In May 2011, NASA scientists at an Encedalus Focus Group Conference reported that Enceladus "is emerging as the most habitable spot beyond Earth in the Solar System for life as we know it".



The Rings of Saturn


Saturn's rings may be very old, dating to the formation of Saturn itself. There are two main theories regarding the origin of Saturn's rings.

One theory, originally proposed by Édouard Roche in the 19th century, is that the rings were once a moon of Saturn whose orbit decayed until it came close enough to be ripped apart by tidal forces.

A variation of this theory is that the moon disintegrated after being struck by a large comet or asteroid.

The second theory is that the rings were never part of a moon, but are instead left over from the original nebular material from which Saturn formed.


The rings of Saturn are the most extensive planetary ring system of any planet in the Solar System. They consist of countless small particles, ranging in size from micrometres to metres, that form clumps that in turn orbit about Saturn.

The ring particles are made almost entirely of water ice, with some contamination from dust and other chemicals.

Although reflection from the rings increases Saturn's brightness, they are not visible from Earth with unaided vision.

In 1610, the year after Galileo Galilei first turned a telescope to the sky, he became the very first person to observe Saturn's rings, though he could not see them well enough to discern their true nature.

In 1655, Christiaan Huygens was the first person to describe them as a disk surrounding Saturn.

Although many people think of Saturn's rings as being made up of a series of tiny ringlets (a concept that goes back to Laplace), true gaps are few.

It is more correct to think of the rings as an annular disk with concentric local maxima and minima in density and brightness. On the scale of the clumps within the rings there is much empty space.

There are several gaps within the rings: two opened by known moons embedded within them, and many others at locations of known destabilizing orbital resonances with Saturn's moons. Other gaps remain unexplained. Stabilizing resonances, on the other hand, are responsible for the longevity of several rings, such as the Titan Ringlet and the G Ring.

Well beyond the main rings is the Phoebe ring, which is tilted at an angle of 27 degrees to the other rings and, like Phoebe, orbits in retrograde fashion. In December 2010, National Geographic suggested that the rings of Saturn could be the remains of a giant lost moon that was stripped of its icy shell before it crashed into the planet.



Jupiters Great Red Spot


An anticyclonic storm is a weather storm where winds around the storm flow contrary to the direction dictated by the Coriolis effect about a region of low pressure.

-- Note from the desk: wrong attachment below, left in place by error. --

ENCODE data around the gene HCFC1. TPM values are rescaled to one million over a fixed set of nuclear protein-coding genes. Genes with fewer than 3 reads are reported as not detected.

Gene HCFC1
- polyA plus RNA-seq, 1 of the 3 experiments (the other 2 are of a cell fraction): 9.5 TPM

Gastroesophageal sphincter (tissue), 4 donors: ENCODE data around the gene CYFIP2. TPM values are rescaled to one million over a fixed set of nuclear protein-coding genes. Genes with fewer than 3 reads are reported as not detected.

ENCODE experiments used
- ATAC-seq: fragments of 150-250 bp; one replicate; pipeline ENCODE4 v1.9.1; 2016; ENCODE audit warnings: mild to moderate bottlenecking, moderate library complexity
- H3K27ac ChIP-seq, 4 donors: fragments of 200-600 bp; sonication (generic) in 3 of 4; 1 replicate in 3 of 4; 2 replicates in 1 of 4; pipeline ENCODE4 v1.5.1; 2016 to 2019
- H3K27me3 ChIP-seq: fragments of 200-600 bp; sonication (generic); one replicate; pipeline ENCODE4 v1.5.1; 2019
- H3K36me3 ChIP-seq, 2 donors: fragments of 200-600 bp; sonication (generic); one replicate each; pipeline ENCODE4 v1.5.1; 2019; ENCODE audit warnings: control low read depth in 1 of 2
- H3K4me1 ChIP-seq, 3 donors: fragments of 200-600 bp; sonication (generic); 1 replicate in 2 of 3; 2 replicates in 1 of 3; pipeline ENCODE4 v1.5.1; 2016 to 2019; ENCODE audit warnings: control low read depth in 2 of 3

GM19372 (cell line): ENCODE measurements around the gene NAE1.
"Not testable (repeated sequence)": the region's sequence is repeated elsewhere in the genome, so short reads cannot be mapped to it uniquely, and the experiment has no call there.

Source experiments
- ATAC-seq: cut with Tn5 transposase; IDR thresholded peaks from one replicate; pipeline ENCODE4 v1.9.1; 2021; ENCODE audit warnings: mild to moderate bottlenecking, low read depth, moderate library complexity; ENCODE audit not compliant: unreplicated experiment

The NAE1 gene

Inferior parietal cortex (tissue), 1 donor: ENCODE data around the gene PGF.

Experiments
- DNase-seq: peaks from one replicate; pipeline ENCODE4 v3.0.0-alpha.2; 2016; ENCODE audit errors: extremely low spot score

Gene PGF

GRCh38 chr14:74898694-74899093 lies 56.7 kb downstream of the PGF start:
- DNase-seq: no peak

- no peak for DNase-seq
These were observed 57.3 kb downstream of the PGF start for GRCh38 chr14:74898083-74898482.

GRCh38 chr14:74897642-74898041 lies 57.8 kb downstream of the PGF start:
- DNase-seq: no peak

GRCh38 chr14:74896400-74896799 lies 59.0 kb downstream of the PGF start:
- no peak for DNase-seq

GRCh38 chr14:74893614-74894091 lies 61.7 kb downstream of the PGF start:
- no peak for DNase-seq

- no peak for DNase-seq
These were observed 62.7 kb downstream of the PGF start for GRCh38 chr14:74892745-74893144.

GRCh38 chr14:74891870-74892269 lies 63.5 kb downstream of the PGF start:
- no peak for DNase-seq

Jupiter's Great Red Spot is a well-known extraterrestrial example of an anticyclonic system.


The Great Red Spot (GRS) is a persistent anticyclonic storm, 22° south of Jupiter's equator, which has lasted for at least 181 years and possibly longer than 346 years. The storm is large enough to be visible through Earth-based telescopes.

The GRS rotates counterclockwise, with a period of about six Earth days or 14 Jovian days. Its dimensions are 24–40,000 km west–to–east and 12–14,000 km south–to–north. The spot is large enough to contain two or three planets the size of Earth.

At the start of 2004, the Great Red Spot had approximately half the longitudinal extent it had a century ago, when it was 40,000 km in diameter.

At the present rate of reduction it could potentially become circular by 2040, although this is unlikely because of the distortion effect of the neighboring jet streams. It is not known how long the spot will last, or whether the change is a result of normal fluctuations.

The Great Red Spot's latitude has been stable for the duration of good observational records, typically varying by about a degree. Its longitude, however, is subject to constant variation.

Because Jupiter does not rotate uniformly at all latitudes, astronomers have defined three different systems for defining the longitude.

System II is used for latitudes of more than 10°, and was originally based on the average rotation rate of the Great Red Spot of 9h 55m 42s. Despite this, the spot has "lapped" the planet in System II at least 10 times since the early 19th century.

Its drift rate has changed dramatically over the years and has been linked to the brightness of the South Equatorial Belt, and the presence or absence of a South Tropical Disturbance.

It is not known exactly what causes the Great Red Spot's reddish color. Theories supported by laboratory experiments suppose that the color may be caused by complex organic molecules, red phosphorus, or yet another sulfur compound. The GRS varies greatly in hue, from almost brick-red to pale salmon, or even white.

The reddest central region is slightly warmer than the surroundings, which is the first evidence that the Spot's color is affected by environmental factors. The spot occasionally disappears from the visible spectrum, becoming evident only through the Red Spot Hollow, which is its niche in the South Equatorial Belt.

The visibility of GRS is apparently coupled to the appearance of the SEB; when the belt is bright white, the spot tends to be dark, and when it is dark, the spot is usually light. The periods when the spot is dark or light occur at irregular intervals; as of 1997, during the preceding 50 years, the spot was darkest in the periods 1961–66, 1968–75, 1989–90, and 1992–93.



Asteroid Belt

 
Contrary to popular imagery, the asteroid belt is mostly empty. The asteroids are spread over such a large volume that it would be improbable to reach an asteroid without aiming carefully.

Nonetheless, hundreds of thousands of asteroids are currently known, and the total number ranges in the millions or more, depending on the lower size cutoff.

Over 200 asteroids are known to be larger than 100 km, while a survey in the infrared wavelengths shows that the main belt has 700,000 to 1.7 million asteroids with a diameter of 1 km or more.